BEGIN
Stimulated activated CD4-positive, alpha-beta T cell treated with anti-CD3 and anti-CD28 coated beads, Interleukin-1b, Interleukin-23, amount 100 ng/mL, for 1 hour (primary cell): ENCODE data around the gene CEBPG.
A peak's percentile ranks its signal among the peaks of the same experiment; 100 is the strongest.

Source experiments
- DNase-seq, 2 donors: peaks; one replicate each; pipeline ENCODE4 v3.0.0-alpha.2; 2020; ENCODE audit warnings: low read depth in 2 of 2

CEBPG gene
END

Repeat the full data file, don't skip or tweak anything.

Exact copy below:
Stimulated activated CD4-positive, alpha-beta T cell treated with anti-CD3 and anti-CD28 coated beads, Interleukin-1b, Interleukin-23, amount 100 ng/mL, for 1 hour (primary cell): ENCODE data around the gene CEBPG.
A peak's percentile ranks its signal among the peaks of the same experiment; 100 is the strongest.

Source experiments
- DNase-seq, 2 donors: peaks; one replicate each; pipeline ENCODE4 v3.0.0-alpha.2; 2020; ENCODE audit warnings: low read depth in 2 of 2

CEBPG gene